Indian Budget's misplaced priorities

One area where Finance Minister Arun Jaitley will be under no pressure when he presents his Budget is defence spending. Under no pressure because there is a remarkable consensus among our political parties that we continue our wild and wholly disproportionate splurge on a bloated army.

Let’s have a look at the numbers. Last year, Mr Jaitley allocated Rs 3.59 trillion to the Ministry of Defence, 57 per cent of which went to the army, 22 per cent to the air force, 14 per cent to the navy and much of the remaining 7 per cent went to the Defence Research and Development Organisation (DRDO). But this is not all that is spent on what we would call ‘defence’. Much of India’s ‘defence’ action is taken internally against other Indians. The Central Reserve Police Force (CRPF), which has been saving India from Adivasis, Nagas, Kashmiris and Manipuris, got another Rs 170 billion. CRPF is of course only one of several paramilitaries the Home Ministry maintains.

If we honestly add up what India actually spends on defence we arrive at a number in excess of Rs 4 trillion, taking up a fifth of all spending. To put that in perspective, India’s Union government allocates Rs 480 billion to health and Rs 790 billion to education.

Illustration by Binay Sinha

The debate is not over whether we should spend on defence at all (though it would be appropriate to ask why we are maintaining one of the world’s three largest armies). The debate is whether we have our priorities right. India is a country where 38 per cent of children are stunted, leaving them no chance of a fulfilling intellectual and physical life as all the data show. What will these children make of the fact that India is the world’s largest importer of arms? The Stockholm International Peace Research Institute reported last year that “India was the world’s largest importer of major arms in 2012–16, accounting for 13 per cent of the global total”. Congratulations to us, and please note the years in which this happened. The blame is as much on the Congress party (which is highly nationalistic in the negative sense despite its reputation for softness, and as demented on the issue of priorities as is the ‘right’).

These are arms that are almost never used, incidentally. The last time we used fighter planes, in an offensive war that we chose to launch it should be noted, was in 1971. And yet we have just bought 36 new ones for Rs 590 billion. Last year’s scuffles, actually little more than pushing and shoving, in Doklam against the Chinese happened with both sides totally unarmed because they are afraid things will get out of hand.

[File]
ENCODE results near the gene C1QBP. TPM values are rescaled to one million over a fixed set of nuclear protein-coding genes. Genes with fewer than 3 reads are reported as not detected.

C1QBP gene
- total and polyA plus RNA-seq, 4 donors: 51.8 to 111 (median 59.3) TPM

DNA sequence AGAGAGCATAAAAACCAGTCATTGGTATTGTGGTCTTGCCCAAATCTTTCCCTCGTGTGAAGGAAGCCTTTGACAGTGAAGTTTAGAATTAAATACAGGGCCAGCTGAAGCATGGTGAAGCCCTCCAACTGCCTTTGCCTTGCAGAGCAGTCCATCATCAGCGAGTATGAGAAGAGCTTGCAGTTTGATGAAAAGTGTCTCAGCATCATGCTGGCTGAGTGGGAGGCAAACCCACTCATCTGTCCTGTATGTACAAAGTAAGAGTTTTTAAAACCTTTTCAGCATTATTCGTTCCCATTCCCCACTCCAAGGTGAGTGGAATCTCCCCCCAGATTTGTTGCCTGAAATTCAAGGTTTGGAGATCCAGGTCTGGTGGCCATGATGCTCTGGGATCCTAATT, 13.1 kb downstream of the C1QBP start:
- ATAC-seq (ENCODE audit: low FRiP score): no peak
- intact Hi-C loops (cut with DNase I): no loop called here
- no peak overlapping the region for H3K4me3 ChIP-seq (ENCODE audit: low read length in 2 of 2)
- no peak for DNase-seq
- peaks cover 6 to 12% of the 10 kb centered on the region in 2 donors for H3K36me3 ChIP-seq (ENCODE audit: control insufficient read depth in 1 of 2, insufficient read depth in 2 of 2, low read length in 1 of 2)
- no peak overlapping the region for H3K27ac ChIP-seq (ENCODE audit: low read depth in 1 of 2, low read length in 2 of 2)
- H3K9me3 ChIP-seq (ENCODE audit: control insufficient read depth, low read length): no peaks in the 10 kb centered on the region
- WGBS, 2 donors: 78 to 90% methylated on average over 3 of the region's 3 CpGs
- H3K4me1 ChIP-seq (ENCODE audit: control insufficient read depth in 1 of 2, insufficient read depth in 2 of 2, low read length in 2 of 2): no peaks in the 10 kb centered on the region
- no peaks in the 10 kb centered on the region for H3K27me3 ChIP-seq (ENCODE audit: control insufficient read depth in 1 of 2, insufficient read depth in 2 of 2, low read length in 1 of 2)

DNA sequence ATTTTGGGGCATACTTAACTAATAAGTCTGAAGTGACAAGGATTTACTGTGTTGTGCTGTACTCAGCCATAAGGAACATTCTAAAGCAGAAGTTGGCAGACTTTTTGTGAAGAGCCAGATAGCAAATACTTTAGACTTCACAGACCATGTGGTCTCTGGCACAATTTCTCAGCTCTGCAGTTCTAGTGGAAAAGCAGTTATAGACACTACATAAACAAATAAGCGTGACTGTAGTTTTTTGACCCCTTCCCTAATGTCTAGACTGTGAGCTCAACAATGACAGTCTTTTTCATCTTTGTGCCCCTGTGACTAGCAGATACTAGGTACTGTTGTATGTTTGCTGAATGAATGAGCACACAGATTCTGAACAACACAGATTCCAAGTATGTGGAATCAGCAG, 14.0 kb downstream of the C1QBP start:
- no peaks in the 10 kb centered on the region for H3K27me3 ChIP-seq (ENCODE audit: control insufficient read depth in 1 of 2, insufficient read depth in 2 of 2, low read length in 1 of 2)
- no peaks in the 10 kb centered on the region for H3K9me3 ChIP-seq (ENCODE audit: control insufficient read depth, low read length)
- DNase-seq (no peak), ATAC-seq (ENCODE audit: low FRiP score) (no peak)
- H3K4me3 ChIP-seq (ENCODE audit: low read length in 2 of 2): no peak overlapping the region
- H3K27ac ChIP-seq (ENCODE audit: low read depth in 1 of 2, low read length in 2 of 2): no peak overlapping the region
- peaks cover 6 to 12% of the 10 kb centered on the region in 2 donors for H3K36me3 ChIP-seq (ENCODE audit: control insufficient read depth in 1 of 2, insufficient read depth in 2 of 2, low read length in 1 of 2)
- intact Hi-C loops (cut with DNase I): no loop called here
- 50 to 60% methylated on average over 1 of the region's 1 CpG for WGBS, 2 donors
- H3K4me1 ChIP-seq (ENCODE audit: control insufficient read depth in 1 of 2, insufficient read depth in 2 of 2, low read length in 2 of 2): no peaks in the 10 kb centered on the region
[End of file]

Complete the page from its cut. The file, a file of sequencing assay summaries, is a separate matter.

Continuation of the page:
Now consider the report from this week (January 17) that India is buying 160,000 new assault rifles and carbines because the old toys are not good enough (the rifle the German army of the World War II used is called the Mauser 98K because it is a design from 1898, four decades before the war. It was good enough for the German infantryman to conquer all of Western Europe). What the Prime Minister said a few months ago should be repeated here: “In the last 40 years, not a single bullet has been fired (on the India-China border).” Should this nation not ask then why we are buying new rifles instead of something else?

One day before that, on January 16, came the report that India is getting a new missile system for its tanks, increasing the range from 5.5 km to 8 km. Against whom are we going to use these tanks? This the report did not say. One of Make in India’s great ambitions is to indigenise arms manufacturing. The government’s website says that the “government is focusing its efforts on increasing indigenous defence manufacturing and becoming self-reliant. The opening up of the defence sector for private sector participation is helping foreign original equipment manufacturers enter into strategic partnerships with Indian companies and leverage opportunities in the domestic market as well as global markets”. So we will now spend national treasure ourselves making arms that we will not use, instead of others making them. As an aside, I should mention here that given how this government and those before it have squeezed the funding of India’s civil society organisations and non-governmental organisations or NGOs, it is actually easier to bring in foreign funding to build bombs than schools and hospitals.

Business Standard reported this week that “about 60 per cent of the rural youths have never used a computer or accessed internet; 57 per cent cannot solve a division problem; 40 per cent struggle to tell time in hours and minutes, while around 14 per cent of them cannot measure length using a reference scale properly”.

This was according to the latest Annual Status of Education Report, with a sample size of 28,000. The youths were in the age group 14-18 years, meaning those who are to deliver our fabled demographic dividend.

The report added that “only 54 per cent could understand three out of four instructions written on a food packet, and further down the complexity line, only 38 per cent could find a particular count after applying a discount, and only 15 per cent could calculate a loan repayment amount exercise”.

None of this is new and every year we are faced with the same results, showing that our choices in where we spend our money have serious consequences for the weakest Indians. All of this would be a total scandal in another country, particularly a democracy. It is in colonial powers and tyrannies, where the state expands its least productive parts because it is constantly threatened. Where is the analysis that we need to spend at least Rs 4 trillion to keep India safe? If it doesn’t exist, and it doesn’t, it is only because we are totally fine with spending vast sums on useless things while hundreds of millions of Indians suffer.